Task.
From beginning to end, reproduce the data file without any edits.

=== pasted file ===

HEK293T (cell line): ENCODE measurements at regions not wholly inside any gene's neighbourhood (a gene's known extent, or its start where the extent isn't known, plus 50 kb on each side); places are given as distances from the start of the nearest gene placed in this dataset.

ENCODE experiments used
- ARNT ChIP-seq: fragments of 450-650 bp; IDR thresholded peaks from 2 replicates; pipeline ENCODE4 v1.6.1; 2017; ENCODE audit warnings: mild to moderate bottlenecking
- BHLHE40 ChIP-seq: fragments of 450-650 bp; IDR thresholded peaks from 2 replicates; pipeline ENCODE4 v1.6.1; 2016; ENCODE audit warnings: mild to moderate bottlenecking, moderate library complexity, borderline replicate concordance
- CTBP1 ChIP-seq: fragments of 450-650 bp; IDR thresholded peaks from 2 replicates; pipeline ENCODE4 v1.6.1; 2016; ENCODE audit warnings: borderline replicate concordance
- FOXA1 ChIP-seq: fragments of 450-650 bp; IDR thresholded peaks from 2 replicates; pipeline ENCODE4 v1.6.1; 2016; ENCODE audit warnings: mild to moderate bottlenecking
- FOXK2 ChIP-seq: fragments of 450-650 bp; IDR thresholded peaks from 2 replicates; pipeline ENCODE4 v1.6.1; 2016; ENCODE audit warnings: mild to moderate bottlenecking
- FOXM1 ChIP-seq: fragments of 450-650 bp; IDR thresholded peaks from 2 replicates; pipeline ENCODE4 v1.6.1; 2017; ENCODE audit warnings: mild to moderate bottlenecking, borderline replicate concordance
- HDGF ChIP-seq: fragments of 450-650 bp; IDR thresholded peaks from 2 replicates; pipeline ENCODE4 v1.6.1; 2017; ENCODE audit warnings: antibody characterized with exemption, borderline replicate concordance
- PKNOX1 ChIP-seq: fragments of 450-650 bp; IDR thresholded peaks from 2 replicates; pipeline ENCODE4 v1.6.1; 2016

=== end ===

HEK293T (cell line): ENCODE measurements at regions not wholly inside any gene's neighbourhood (a gene's known extent, or its start where the extent isn't known, plus 50 kb on each side); places are given as distances from the start of the nearest gene placed in this dataset.

ENCODE experiments used
- ARNT ChIP-seq: fragments of 450-650 bp; IDR thresholded peaks from 2 replicates; pipeline ENCODE4 v1.6.1; 2017; ENCODE audit warnings: mild to moderate bottlenecking
- BHLHE40 ChIP-seq: fragments of 450-650 bp; IDR thresholded peaks from 2 replicates; pipeline ENCODE4 v1.6.1; 2016; ENCODE audit warnings: mild to moderate bottlenecking, moderate library complexity, borderline replicate concordance
- CTBP1 ChIP-seq: fragments of 450-650 bp; IDR thresholded peaks from 2 replicates; pipeline ENCODE4 v1.6.1; 2016; ENCODE audit warnings: borderline replicate concordance
- FOXA1 ChIP-seq: fragments of 450-650 bp; IDR thresholded peaks from 2 replicates; pipeline ENCODE4 v1.6.1; 2016; ENCODE audit warnings: mild to moderate bottlenecking
- FOXK2 ChIP-seq: fragments of 450-650 bp; IDR thresholded peaks from 2 replicates; pipeline ENCODE4 v1.6.1; 2016; ENCODE audit warnings: mild to moderate bottlenecking
- FOXM1 ChIP-seq: fragments of 450-650 bp; IDR thresholded peaks from 2 replicates; pipeline ENCODE4 v1.6.1; 2017; ENCODE audit warnings: mild to moderate bottlenecking, borderline replicate concordance
- HDGF ChIP-seq: fragments of 450-650 bp; IDR thresholded peaks from 2 replicates; pipeline ENCODE4 v1.6.1; 2017; ENCODE audit warnings: antibody characterized with exemption, borderline replicate concordance
- PKNOX1 ChIP-seq: fragments of 450-650 bp; IDR thresholded peaks from 2 replicates; pipeline ENCODE4 v1.6.1; 2016